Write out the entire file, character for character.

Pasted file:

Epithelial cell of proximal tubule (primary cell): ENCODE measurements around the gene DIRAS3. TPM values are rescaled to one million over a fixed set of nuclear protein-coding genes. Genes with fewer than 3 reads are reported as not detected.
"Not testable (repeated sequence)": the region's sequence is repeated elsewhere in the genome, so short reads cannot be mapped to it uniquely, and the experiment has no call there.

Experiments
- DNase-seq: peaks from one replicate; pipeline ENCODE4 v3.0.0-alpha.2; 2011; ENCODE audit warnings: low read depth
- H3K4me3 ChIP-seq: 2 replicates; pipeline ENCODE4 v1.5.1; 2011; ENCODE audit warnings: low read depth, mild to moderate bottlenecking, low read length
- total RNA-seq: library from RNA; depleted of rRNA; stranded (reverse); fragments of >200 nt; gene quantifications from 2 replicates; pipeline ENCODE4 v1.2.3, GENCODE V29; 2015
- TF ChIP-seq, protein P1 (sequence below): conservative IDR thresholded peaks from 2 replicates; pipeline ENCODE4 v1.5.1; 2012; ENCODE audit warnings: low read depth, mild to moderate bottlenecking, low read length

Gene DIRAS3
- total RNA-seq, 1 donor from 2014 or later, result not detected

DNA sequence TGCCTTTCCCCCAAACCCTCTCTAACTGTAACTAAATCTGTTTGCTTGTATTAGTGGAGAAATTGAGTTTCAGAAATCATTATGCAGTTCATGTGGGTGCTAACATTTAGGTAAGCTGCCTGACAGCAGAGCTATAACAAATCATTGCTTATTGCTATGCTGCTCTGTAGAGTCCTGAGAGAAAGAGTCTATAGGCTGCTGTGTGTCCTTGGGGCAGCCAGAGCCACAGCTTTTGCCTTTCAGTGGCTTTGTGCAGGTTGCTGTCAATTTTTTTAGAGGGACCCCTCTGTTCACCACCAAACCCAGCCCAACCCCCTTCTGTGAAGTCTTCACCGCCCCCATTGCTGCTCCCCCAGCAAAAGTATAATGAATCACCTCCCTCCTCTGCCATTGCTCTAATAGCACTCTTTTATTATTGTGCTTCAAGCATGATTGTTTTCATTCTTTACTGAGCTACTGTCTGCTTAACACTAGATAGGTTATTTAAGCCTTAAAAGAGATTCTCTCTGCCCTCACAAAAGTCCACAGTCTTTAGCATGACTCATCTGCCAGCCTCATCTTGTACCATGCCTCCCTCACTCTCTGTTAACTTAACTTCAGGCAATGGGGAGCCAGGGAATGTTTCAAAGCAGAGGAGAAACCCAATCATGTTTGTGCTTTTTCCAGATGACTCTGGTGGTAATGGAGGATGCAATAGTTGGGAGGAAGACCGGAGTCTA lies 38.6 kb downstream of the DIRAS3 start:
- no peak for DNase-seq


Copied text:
Epithelial cell of proximal tubule (primary cell): ENCODE measurements around the gene DIRAS3. TPM values are rescaled to one million over a fixed set of nuclear protein-coding genes. Genes with fewer than 3 reads are reported as not detected.
"Not testable (repeated sequence)": the region's sequence is repeated elsewhere in the genome, so short reads cannot be mapped to it uniquely, and the experiment has no call there.

Experiments
- DNase-seq: peaks from one replicate; pipeline ENCODE4 v3.0.0-alpha.2; 2011; ENCODE audit warnings: low read depth
- H3K4me3 ChIP-seq: 2 replicates; pipeline ENCODE4 v1.5.1; 2011; ENCODE audit warnings: low read depth, mild to moderate bottlenecking, low read length
- total RNA-seq: library from RNA; depleted of rRNA; stranded (reverse); fragments of >200 nt; gene quantifications from 2 replicates; pipeline ENCODE4 v1.2.3, GENCODE V29; 2015
- TF ChIP-seq, protein P1 (sequence below): conservative IDR thresholded peaks from 2 replicates; pipeline ENCODE4 v1.5.1; 2012; ENCODE audit warnings: low read depth, mild to moderate bottlenecking, low read length

Gene DIRAS3
- total RNA-seq, 1 donor from 2014 or later, result not detected

DNA sequence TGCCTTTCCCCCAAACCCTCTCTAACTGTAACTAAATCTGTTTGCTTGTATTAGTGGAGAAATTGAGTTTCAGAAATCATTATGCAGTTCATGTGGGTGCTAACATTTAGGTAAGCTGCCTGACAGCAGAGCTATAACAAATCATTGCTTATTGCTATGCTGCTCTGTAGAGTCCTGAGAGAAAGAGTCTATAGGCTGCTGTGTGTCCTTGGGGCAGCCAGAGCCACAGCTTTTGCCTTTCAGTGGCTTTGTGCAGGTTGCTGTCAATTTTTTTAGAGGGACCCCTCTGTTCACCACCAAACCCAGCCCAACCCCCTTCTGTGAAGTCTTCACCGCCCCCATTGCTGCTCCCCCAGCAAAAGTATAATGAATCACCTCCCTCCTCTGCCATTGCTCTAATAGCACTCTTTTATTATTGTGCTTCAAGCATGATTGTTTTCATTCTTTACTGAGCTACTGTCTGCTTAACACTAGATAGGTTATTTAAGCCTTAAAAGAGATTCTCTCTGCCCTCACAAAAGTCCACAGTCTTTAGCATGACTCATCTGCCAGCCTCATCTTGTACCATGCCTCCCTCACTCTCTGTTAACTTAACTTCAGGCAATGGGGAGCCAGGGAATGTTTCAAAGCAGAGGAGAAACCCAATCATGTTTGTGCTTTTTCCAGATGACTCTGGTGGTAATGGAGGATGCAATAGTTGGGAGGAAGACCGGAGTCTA lies 38.6 kb downstream of the DIRAS3 start:
- no peak for DNase-seq